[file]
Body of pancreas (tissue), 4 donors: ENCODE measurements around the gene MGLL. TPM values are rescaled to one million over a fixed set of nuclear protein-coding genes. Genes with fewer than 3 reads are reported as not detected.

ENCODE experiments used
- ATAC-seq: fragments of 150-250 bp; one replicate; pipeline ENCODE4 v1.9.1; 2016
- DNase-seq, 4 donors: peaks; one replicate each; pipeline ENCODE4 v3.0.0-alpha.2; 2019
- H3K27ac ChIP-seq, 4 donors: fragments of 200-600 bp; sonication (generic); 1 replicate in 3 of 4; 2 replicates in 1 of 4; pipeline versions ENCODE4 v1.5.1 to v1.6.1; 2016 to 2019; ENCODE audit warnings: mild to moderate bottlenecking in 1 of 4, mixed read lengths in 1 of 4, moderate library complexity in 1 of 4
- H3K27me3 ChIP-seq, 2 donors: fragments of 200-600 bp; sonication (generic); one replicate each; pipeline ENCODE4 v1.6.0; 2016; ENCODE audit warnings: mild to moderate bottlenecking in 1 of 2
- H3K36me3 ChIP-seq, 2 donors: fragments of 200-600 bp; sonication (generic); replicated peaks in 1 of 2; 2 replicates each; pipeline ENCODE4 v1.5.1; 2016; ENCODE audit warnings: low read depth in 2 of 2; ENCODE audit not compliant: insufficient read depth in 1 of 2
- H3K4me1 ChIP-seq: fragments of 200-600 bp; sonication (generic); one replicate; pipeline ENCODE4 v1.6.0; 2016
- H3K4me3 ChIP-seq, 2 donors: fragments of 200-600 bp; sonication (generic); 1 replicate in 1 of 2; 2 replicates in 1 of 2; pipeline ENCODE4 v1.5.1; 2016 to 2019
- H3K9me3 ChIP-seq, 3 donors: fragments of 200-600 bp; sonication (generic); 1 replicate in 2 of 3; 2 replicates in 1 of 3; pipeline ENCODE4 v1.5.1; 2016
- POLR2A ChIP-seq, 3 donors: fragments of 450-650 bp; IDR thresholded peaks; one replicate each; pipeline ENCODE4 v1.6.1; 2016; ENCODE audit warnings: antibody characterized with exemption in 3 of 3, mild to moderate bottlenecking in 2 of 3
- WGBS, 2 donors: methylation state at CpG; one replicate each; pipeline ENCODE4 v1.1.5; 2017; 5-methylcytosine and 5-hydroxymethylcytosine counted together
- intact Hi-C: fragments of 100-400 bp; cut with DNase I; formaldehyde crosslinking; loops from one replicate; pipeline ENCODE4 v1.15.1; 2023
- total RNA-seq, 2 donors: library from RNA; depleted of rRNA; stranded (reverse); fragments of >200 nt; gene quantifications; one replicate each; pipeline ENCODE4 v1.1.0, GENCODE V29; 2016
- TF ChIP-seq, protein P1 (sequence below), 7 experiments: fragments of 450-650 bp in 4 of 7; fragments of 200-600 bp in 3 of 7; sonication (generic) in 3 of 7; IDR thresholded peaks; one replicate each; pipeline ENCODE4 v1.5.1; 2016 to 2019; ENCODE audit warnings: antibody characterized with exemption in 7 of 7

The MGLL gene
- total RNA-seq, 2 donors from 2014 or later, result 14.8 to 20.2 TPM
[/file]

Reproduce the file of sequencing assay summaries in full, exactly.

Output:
Body of pancreas (tissue), 4 donors: ENCODE measurements around the gene MGLL. TPM values are rescaled to one million over a fixed set of nuclear protein-coding genes. Genes with fewer than 3 reads are reported as not detected.

ENCODE experiments used
- ATAC-seq: fragments of 150-250 bp; one replicate; pipeline ENCODE4 v1.9.1; 2016
- DNase-seq, 4 donors: peaks; one replicate each; pipeline ENCODE4 v3.0.0-alpha.2; 2019
- H3K27ac ChIP-seq, 4 donors: fragments of 200-600 bp; sonication (generic); 1 replicate in 3 of 4; 2 replicates in 1 of 4; pipeline versions ENCODE4 v1.5.1 to v1.6.1; 2016 to 2019; ENCODE audit warnings: mild to moderate bottlenecking in 1 of 4, mixed read lengths in 1 of 4, moderate library complexity in 1 of 4
- H3K27me3 ChIP-seq, 2 donors: fragments of 200-600 bp; sonication (generic); one replicate each; pipeline ENCODE4 v1.6.0; 2016; ENCODE audit warnings: mild to moderate bottlenecking in 1 of 2
- H3K36me3 ChIP-seq, 2 donors: fragments of 200-600 bp; sonication (generic); replicated peaks in 1 of 2; 2 replicates each; pipeline ENCODE4 v1.5.1; 2016; ENCODE audit warnings: low read depth in 2 of 2; ENCODE audit not compliant: insufficient read depth in 1 of 2
- H3K4me1 ChIP-seq: fragments of 200-600 bp; sonication (generic); one replicate; pipeline ENCODE4 v1.6.0; 2016
- H3K4me3 ChIP-seq, 2 donors: fragments of 200-600 bp; sonication (generic); 1 replicate in 1 of 2; 2 replicates in 1 of 2; pipeline ENCODE4 v1.5.1; 2016 to 2019
- H3K9me3 ChIP-seq, 3 donors: fragments of 200-600 bp; sonication (generic); 1 replicate in 2 of 3; 2 replicates in 1 of 3; pipeline ENCODE4 v1.5.1; 2016
- POLR2A ChIP-seq, 3 donors: fragments of 450-650 bp; IDR thresholded peaks; one replicate each; pipeline ENCODE4 v1.6.1; 2016; ENCODE audit warnings: antibody characterized with exemption in 3 of 3, mild to moderate bottlenecking in 2 of 3
- WGBS, 2 donors: methylation state at CpG; one replicate each; pipeline ENCODE4 v1.1.5; 2017; 5-methylcytosine and 5-hydroxymethylcytosine counted together
- intact Hi-C: fragments of 100-400 bp; cut with DNase I; formaldehyde crosslinking; loops from one replicate; pipeline ENCODE4 v1.15.1; 2023
- total RNA-seq, 2 donors: library from RNA; depleted of rRNA; stranded (reverse); fragments of >200 nt; gene quantifications; one replicate each; pipeline ENCODE4 v1.1.0, GENCODE V29; 2016
- TF ChIP-seq, protein P1 (sequence below), 7 experiments: fragments of 450-650 bp in 4 of 7; fragments of 200-600 bp in 3 of 7; sonication (generic) in 3 of 7; IDR thresholded peaks; one replicate each; pipeline ENCODE4 v1.5.1; 2016 to 2019; ENCODE audit warnings: antibody characterized with exemption in 7 of 7

The MGLL gene
- total RNA-seq, 2 donors from 2014 or later, result 14.8 to 20.2 TPM